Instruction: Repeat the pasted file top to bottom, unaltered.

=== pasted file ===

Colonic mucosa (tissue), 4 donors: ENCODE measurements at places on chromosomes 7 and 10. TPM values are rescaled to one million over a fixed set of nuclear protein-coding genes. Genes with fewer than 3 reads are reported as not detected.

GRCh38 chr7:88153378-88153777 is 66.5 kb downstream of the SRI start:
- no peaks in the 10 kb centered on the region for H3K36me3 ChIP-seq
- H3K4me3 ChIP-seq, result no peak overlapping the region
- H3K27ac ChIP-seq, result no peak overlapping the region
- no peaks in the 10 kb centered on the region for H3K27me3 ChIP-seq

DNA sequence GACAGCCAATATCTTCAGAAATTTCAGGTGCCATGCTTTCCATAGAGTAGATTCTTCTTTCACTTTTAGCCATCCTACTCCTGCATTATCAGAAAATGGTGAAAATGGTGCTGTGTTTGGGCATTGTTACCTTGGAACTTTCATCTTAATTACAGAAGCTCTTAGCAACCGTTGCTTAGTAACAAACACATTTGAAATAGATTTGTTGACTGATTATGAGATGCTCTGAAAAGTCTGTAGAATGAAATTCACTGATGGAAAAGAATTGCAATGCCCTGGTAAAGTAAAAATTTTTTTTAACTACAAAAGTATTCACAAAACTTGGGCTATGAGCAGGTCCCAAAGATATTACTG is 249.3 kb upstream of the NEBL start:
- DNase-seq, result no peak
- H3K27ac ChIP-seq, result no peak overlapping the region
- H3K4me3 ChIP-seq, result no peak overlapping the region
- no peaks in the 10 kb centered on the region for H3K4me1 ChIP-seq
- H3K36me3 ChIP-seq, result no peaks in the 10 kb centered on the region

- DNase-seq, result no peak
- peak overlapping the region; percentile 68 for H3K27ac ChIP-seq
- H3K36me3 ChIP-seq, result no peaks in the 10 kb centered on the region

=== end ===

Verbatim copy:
Colonic mucosa (tissue), 4 donors: ENCODE measurements at places on chromosomes 7 and 10. TPM values are rescaled to one million over a fixed set of nuclear protein-coding genes. Genes with fewer than 3 reads are reported as not detected.

GRCh38 chr7:88153378-88153777 is 66.5 kb downstream of the SRI start:
- no peaks in the 10 kb centered on the region for H3K36me3 ChIP-seq
- H3K4me3 ChIP-seq, result no peak overlapping the region
- H3K27ac ChIP-seq, result no peak overlapping the region
- no peaks in the 10 kb centered on the region for H3K27me3 ChIP-seq

DNA sequence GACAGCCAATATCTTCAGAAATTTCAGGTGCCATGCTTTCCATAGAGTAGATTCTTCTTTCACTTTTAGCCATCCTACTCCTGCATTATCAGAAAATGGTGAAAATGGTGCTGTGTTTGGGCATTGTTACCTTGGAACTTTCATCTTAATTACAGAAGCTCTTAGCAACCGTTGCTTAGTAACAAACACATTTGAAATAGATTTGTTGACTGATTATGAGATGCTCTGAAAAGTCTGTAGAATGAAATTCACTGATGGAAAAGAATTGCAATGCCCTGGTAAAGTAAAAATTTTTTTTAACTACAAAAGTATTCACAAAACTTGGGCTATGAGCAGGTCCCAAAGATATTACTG is 249.3 kb upstream of the NEBL start:
- DNase-seq, result no peak
- H3K27ac ChIP-seq, result no peak overlapping the region
- H3K4me3 ChIP-seq, result no peak overlapping the region
- no peaks in the 10 kb centered on the region for H3K4me1 ChIP-seq
- H3K36me3 ChIP-seq, result no peaks in the 10 kb centered on the region

- DNase-seq, result no peak
- peak overlapping the region; percentile 68 for H3K27ac ChIP-seq
- H3K36me3 ChIP-seq, result no peaks in the 10 kb centered on the region